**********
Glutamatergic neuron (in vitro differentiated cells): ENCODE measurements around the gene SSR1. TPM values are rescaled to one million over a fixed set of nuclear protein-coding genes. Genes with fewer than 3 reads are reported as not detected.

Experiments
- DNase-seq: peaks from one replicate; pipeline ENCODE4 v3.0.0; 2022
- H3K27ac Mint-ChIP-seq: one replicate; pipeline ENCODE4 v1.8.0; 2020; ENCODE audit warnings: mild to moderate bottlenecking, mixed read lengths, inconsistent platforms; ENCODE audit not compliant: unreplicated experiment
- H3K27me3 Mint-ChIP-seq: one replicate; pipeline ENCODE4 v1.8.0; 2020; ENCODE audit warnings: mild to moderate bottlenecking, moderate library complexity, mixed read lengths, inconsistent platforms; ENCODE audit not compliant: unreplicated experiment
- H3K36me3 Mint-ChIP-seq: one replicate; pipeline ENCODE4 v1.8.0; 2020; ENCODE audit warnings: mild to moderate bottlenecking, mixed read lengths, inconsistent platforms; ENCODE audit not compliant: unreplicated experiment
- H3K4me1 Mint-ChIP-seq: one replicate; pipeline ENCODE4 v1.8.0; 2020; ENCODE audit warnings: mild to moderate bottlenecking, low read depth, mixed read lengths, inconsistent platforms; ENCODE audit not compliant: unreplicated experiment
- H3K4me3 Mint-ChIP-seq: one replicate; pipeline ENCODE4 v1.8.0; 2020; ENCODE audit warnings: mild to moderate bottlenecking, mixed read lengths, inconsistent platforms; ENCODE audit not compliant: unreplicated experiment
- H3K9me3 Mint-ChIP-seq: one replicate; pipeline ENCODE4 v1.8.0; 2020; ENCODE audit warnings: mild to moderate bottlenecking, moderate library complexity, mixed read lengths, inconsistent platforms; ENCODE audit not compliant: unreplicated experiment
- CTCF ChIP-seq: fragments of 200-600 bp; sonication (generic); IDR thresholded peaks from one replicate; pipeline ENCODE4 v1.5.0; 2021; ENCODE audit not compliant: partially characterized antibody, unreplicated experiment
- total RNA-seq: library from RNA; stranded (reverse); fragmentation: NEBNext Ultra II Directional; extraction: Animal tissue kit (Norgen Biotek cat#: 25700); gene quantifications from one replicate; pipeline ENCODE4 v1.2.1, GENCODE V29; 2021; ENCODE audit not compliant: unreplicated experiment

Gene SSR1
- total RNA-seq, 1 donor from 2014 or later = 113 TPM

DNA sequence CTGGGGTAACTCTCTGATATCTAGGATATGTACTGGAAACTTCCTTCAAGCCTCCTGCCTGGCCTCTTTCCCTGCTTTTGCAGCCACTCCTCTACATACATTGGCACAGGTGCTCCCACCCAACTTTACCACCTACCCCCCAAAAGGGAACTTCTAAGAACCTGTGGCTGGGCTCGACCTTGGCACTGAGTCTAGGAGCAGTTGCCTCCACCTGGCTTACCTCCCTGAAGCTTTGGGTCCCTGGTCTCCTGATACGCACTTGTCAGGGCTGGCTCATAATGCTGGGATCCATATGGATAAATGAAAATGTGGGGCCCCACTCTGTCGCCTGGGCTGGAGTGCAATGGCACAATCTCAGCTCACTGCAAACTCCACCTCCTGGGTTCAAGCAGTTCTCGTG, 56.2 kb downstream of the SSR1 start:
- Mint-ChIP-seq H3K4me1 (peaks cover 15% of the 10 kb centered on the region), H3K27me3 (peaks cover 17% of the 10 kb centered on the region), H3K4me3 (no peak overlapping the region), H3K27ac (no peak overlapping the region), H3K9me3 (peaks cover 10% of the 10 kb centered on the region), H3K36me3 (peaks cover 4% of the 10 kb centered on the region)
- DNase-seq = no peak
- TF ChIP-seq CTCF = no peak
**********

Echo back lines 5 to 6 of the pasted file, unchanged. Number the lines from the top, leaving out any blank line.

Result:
- H3K27me3 Mint-ChIP-seq: one replicate; pipeline ENCODE4 v1.8.0; 2020; ENCODE audit warnings: mild to moderate bottlenecking, moderate library complexity, mixed read lengths, inconsistent platforms; ENCODE audit not compliant: unreplicated experiment
- H3K36me3 Mint-ChIP-seq: one replicate; pipeline ENCODE4 v1.8.0; 2020; ENCODE audit warnings: mild to moderate bottlenecking, mixed read lengths, inconsistent platforms; ENCODE audit not compliant: unreplicated experiment